Salvia, a large and varied group of plants

Salvia, a large and varied group of plants

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Salvia with an intense red flower tinged with white. Photo by Ellen Barcel

By Ellen Barcel

I’ve always thought of salvia as a plant with flaming red flowers. And, it’s true, many varieties of salvia do have red flowers, especially in  mid summer. But, there are many, many varieties of salvia, native to both the Old and New World. I’ve seen estimates range from 700 to nearly 1000 different ones and that’s not counting cultivars. Recently, stopping at a local nursery I saw many of these flowers — a truly stunning display. Colors range from burgundy, red and purple to blue. Orange, yellow and near white are rarer but are available.

All varieties of salvia are In the mint family (Lamiaceae). Feel the stem and you’ll find that it is square, like peppermint and spearmint. Also, gently rub or crumple the leaves and you’ll get the distinctive aroma, again like various kinds of mint. Depending on variety, salvia is an annual, biennial, perennial and even a small shrub. Sizes range from 12 to 18 inches  up to 5 feet, again, depending on the variety. Always read the tag or plant description in the catalog as this genus is a large one, adapted to many locations. That way you’ll get just what you want for your garden.

Salvia generally grows well in very acidic to alkaline soil, meaning that Long Island gardeners can plant it almost anywhere in the garden however, optimum soil pH is around 5.5 to 6.0.

Salvia splendens

Salvia splendens (scarlet sage) is the variety most commonly grown for summer flowers which are truly spectacular when grown in mass. A tender perennial, it survives winters in USDA hardiness zones 10 to 11 (Long Island is zone 7) so treat it as an annual here.

Salvia officinalis

A variety of garden salvia with deep purple flowers. Photo by Ellen Barcel
A variety of garden salvia with deep purple flowers. Photo by Ellen Barcel

Salvia officinalis is the common variety of sage grown in the herb garden. Like most herbs, it does best in a sunny location, one with good drainage. It is a hardy perennial in USDA zones 5 to 9. Common sage does will in acidic, neutral and mildly alkaline soil. Sage can be propagated from seeds or by stem cuttings.

Harvest the leaves and dry them. Use them as a seasoning for various meat and fish dishes including Thanksgiving stuffing. If you find your plants have an insect infestation, try insecticidal soap. If you use a chemical spray, read the directions carefully as to how close to harvest you can safely apply the product.

Salvia elegans

Salvia elegans, pineapple sage, is one of my favorite plants to grow. It has red flowers in summer and leaves which smell of pineapple.  It is an annual here but a perennial in warmer climates (zones 8 to 11). The plant can get very large so give it room to grow. As with most herbs, it does best in a sunny location.  It can be propagated by laying a stem down on soil and holding it there with a stone or metal clip. When roots appear, cut if free of the mother plant and pot it up.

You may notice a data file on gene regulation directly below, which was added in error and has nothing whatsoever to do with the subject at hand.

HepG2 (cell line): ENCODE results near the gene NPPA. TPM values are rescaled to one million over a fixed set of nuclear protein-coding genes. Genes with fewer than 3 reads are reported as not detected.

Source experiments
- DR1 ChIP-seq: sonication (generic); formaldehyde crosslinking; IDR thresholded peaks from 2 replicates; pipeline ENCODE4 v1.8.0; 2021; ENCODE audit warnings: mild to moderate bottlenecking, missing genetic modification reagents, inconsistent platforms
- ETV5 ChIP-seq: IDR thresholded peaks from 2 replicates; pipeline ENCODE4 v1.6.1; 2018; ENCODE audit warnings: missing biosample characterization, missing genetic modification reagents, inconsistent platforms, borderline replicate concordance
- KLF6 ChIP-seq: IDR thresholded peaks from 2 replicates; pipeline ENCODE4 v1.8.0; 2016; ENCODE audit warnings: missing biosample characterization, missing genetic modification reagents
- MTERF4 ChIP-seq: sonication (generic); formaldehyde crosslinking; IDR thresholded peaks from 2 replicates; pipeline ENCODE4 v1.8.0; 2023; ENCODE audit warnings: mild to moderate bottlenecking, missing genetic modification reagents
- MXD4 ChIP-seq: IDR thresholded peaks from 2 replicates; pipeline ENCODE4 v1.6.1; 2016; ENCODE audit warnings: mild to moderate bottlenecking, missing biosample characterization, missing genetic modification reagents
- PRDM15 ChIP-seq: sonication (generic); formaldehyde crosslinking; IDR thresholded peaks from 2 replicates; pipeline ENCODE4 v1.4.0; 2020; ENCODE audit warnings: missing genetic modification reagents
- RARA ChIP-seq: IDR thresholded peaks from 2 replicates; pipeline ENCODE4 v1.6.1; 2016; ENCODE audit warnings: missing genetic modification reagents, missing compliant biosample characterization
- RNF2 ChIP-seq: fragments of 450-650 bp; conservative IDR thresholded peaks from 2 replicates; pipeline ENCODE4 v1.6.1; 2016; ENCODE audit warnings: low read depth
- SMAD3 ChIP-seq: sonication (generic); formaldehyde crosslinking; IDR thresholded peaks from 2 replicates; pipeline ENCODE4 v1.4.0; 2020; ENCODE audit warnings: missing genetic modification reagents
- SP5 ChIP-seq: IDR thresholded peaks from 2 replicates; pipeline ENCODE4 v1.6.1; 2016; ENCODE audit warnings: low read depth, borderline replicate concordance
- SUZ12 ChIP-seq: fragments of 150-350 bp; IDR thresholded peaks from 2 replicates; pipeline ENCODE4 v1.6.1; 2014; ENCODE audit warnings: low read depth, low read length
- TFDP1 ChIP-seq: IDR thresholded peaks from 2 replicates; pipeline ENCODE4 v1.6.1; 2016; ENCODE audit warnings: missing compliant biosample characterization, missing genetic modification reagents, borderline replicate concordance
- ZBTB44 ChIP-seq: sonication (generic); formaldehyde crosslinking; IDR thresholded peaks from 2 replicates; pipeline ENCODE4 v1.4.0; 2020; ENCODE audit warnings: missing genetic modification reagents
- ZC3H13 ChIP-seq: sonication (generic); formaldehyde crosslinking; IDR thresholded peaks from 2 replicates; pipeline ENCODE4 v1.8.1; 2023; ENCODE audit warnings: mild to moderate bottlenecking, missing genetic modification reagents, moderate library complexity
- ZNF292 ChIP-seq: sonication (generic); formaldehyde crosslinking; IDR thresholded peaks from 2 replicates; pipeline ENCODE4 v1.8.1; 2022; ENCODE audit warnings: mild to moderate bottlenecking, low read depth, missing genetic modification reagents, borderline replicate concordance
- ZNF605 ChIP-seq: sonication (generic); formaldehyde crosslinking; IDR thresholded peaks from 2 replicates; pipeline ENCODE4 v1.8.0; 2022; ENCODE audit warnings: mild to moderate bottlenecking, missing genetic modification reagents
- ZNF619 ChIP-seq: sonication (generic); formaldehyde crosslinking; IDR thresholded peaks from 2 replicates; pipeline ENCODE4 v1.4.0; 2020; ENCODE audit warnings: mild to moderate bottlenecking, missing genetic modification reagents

Salvia hispanica

I’ve long known that ancient Mesoamericans consumed chia seeds as a staple in their diet. It’s a complete protein, something needed in ancient Mexico, before the introduction by European explorers of cattle. It’s high in fiber, calcium and antioxidants.

What I didn’t know was that chia, a native plant of Mexico, is Salvia hispanica, yes, a member of the salvia family. Today, chia has become a popular “health” food included in some health bars. You can buy chia seeds and incorporate them in baking, much like you do with flax seeds. Some people prefer to sprout the seeds and use them in salads and sandwiches.

And yes, these are the same seeds as in Chia Pets, but don’t eat the seeds/sprouts if you have a Chia Pet as those seeds were not really processed as human food. Edible chia seeds are widely available in health food stores and online. If you try to grow your own, remember that they are native to a fairly arid region, so do not over water.

Salvia divinorum

If you’ve come across information that salvia is an hallucinogen, well that’s only partly correct. The hallucinogenic variety is Salvia divinorum, also known as Diviner’s Sage and Sister Salvia. Suffolk County, has made it illegal to possess or sell Salvia divinorum in the county. So, whatever you find in local nurseries is perfectly legal, and is not hallucinogenic.

Ellen Barcel is a freelance writer and master gardener. Send your gardening questions and/or comments to leisure@tbrnewspapers.com. To reach Cornell Cooperative Extension and its Master Gardener program, call 631-727-7850.

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